It is not that this information is completely new, but we will try to collect the best tips to optimize your cPanel server. Some are not strictly for servers that work in cPanel and can be applied to other servers based on Apache
First you must log in as root on your server using SSH.
All the important configuration options are stored by Apache in a configuration file called httpd.conf which is located in /usr/local/apache/conf/httpd.conf. Therefore we will start by opening this file with your favorite text editor such as:
MaxClients - Total number of connections allowed at the same time. Locate it in the configuration file. It should be set at a fair value. The formula to obtain an optimal value for your server is: MaxClients = 150 x RAM (GB). So for example if you have 2GB of RAM you should set it to 300. You should not set a value higher than this as it can cause the server to crash in case you suffer a DOS attack, but too low a value can also cause problems Wait time for your customers if that value is reached.
MinSpareServers and MaxSpareServers - MaxSpareServers and MinSpareServers control how many Apache "child" processes, which are inactive, will remain in operation while waiting for requests to remove them from inactivity. Each "child" process consumes resources, so having a value in your MaxSpareServers that is too high can cause resource problems. On the other hand, if the number of inactive processes is less than the MinSpareServers, Apache will assume new child processes (in an expensive operation) until the MinSpareServers is satisfied. C
If you do not know how to determine the optimal values for your system, these are the ones considered for most:
If you have more than 2GB of RAM and run processes that consume a lot of resources you can consider increasing the MaxSpareServers
MaxRequestsPerChild - Controls the number of requests that a "child" attends before it is completed. It should not be set to a very low number since it would be too much for the Apache server to relaunch the Son pro-Son. An optimal value is usually:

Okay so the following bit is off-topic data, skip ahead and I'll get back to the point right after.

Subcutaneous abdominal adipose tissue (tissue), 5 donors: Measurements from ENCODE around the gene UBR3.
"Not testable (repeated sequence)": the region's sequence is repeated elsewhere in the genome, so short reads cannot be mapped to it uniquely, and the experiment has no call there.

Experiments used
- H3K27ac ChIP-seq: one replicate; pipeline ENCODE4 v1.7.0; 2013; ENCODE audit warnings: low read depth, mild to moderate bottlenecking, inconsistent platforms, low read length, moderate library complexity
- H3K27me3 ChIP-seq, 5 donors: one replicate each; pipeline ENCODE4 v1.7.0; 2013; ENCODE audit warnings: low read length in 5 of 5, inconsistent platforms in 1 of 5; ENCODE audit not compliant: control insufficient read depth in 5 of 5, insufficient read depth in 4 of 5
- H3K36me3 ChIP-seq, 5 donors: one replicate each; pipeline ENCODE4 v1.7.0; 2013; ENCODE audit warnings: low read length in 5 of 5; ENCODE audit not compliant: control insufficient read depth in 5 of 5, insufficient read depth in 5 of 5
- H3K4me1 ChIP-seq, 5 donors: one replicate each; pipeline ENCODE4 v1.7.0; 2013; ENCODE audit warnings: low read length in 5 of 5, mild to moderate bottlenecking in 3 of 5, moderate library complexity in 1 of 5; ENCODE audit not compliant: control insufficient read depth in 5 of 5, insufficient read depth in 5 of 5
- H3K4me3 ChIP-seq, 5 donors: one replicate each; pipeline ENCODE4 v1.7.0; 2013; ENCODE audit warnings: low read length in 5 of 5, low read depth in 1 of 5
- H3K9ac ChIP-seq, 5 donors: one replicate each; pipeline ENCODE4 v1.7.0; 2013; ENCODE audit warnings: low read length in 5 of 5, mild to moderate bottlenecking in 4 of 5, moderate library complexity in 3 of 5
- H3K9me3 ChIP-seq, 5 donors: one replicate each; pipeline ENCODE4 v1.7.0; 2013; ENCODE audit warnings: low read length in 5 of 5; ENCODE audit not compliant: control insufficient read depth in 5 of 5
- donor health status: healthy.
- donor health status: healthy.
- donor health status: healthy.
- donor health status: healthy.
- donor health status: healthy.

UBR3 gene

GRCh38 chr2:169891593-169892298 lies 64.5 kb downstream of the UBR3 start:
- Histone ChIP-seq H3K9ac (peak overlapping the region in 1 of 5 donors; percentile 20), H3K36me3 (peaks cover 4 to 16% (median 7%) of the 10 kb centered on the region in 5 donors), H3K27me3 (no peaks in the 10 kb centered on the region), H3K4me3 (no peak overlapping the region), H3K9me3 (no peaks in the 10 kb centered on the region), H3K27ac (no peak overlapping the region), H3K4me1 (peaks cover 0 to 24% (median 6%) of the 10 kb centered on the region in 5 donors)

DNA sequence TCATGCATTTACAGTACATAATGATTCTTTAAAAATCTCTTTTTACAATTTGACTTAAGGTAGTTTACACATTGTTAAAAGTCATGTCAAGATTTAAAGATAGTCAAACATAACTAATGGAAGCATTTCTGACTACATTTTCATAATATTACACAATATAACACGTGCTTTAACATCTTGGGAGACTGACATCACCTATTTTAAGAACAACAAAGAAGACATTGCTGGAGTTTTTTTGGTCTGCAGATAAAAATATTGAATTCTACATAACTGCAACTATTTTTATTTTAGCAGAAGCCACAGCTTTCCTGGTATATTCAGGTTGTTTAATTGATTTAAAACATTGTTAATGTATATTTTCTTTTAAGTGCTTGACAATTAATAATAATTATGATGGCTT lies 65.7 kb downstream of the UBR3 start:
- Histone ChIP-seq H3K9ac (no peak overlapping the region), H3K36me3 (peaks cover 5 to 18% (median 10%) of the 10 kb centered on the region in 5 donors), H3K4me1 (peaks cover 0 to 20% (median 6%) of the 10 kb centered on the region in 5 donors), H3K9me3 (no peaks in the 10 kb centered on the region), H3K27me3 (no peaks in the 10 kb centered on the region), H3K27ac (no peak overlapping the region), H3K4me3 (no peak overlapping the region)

KeepAlivey MaxKeepAliveRequests - KeepAlive allows for longer HTTP sessions that allow multiple requests to be sent by the same TCP connection. In some cases it has been shown that it results in a 50% speed increase in response times for HTML documents with many images, but also keeping it activated can consume resources intensively.
Activate KeepAlive or not?
Well the opinions are diverse. I would say DO NOT activate KeepAlive if you are using a shared server in hosting mode or if you want to be able to use most of your hardware. And YES you should activate it when the load time of your pages is the most important factor in your business and you have enough money to invest in powerful high-end equipment. If you activate it I suggest that you configure the MaxKeepAliveRequest in approximately 2 seconds.
StartServers - Sets the number of "child" processes created at the beginning of the system. This parameter depends largely on the type of server you are using. If you have pages with little web traffic you can set it to 5, but if you have a very intense use in both visits and traffic you should set it to a value similar to MaxClients.
Timeout - The amount of time that Apache will wait for 3 things: the time it takes to receive a GET request, the time it takes to receive TCP packets after a POST or PUT request and the time it takes to receive an ACK response in the transmission of TCP packets. The default value is 300, you should set it to a somewhat lower value, for example 150 is fine. It will also help in case you suffer DOS attacks like some that can occur if you have phpBB forums. NEVER set it to a value less than 90 since your users may have timeout problems
Once you have made all the necessary changes you must restart Apache.
service httpd restart
Important! After updating to cPanel 11 and recompiling Apache there is an extra step to make so that the changes you have made in the httpd are not lost.
From cPanel 11.x all Apache configurations are saved in a database and the configuration files are recreated each time an account is added or another one is recompiled.
To save the changes in the database you must execute:
/ usr / local / cpanel / bin / apache_conf_distiller -update
You can also check if the changes have been accepted and will not be discarded in the next recompilation by running:
/ usr / local / cpanel / bin / build_apache_conf